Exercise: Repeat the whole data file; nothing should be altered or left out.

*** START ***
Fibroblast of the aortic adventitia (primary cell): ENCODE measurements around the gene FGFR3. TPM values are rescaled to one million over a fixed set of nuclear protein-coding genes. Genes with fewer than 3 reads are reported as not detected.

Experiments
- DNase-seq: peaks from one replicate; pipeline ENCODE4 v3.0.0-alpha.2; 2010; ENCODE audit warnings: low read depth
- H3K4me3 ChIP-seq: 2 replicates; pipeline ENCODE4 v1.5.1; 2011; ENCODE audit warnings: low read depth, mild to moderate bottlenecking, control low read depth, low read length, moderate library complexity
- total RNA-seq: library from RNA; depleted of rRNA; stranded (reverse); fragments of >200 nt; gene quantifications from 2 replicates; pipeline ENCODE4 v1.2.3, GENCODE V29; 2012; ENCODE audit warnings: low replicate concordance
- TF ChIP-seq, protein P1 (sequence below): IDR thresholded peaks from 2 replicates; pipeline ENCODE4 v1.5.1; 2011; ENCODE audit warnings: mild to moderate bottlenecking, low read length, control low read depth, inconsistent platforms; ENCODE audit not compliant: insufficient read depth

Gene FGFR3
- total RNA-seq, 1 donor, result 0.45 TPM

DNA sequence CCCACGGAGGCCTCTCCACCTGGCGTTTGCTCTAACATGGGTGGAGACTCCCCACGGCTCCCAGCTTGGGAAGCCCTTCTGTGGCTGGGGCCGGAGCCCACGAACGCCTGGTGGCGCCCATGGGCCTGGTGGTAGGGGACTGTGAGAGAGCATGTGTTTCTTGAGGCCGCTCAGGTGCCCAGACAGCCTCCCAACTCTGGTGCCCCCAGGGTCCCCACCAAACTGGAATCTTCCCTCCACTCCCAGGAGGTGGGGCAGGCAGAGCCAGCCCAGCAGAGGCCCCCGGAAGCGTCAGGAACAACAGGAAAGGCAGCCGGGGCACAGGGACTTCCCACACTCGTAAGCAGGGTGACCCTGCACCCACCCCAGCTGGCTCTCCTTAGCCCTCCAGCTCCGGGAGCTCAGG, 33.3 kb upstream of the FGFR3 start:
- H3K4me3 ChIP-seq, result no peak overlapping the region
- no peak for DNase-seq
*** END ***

Fibroblast of the aortic adventitia (primary cell): ENCODE measurements around the gene FGFR3. TPM values are rescaled to one million over a fixed set of nuclear protein-coding genes. Genes with fewer than 3 reads are reported as not detected.

Experiments
- DNase-seq: peaks from one replicate; pipeline ENCODE4 v3.0.0-alpha.2; 2010; ENCODE audit warnings: low read depth
- H3K4me3 ChIP-seq: 2 replicates; pipeline ENCODE4 v1.5.1; 2011; ENCODE audit warnings: low read depth, mild to moderate bottlenecking, control low read depth, low read length, moderate library complexity
- total RNA-seq: library from RNA; depleted of rRNA; stranded (reverse); fragments of >200 nt; gene quantifications from 2 replicates; pipeline ENCODE4 v1.2.3, GENCODE V29; 2012; ENCODE audit warnings: low replicate concordance
- TF ChIP-seq, protein P1 (sequence below): IDR thresholded peaks from 2 replicates; pipeline ENCODE4 v1.5.1; 2011; ENCODE audit warnings: mild to moderate bottlenecking, low read length, control low read depth, inconsistent platforms; ENCODE audit not compliant: insufficient read depth

Gene FGFR3
- total RNA-seq, 1 donor, result 0.45 TPM

DNA sequence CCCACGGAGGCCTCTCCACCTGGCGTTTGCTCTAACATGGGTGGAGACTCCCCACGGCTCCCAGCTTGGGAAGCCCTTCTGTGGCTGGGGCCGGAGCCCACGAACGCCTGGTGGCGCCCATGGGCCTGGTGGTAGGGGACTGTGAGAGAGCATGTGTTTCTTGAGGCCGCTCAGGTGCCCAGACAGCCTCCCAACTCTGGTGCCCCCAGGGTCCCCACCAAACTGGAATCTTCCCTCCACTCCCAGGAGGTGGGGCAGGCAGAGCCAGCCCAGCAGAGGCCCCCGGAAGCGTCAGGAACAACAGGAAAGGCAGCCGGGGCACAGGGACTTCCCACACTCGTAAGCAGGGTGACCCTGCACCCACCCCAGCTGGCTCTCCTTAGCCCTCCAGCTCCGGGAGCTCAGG, 33.3 kb upstream of the FGFR3 start:
- H3K4me3 ChIP-seq, result no peak overlapping the region
- no peak for DNase-seq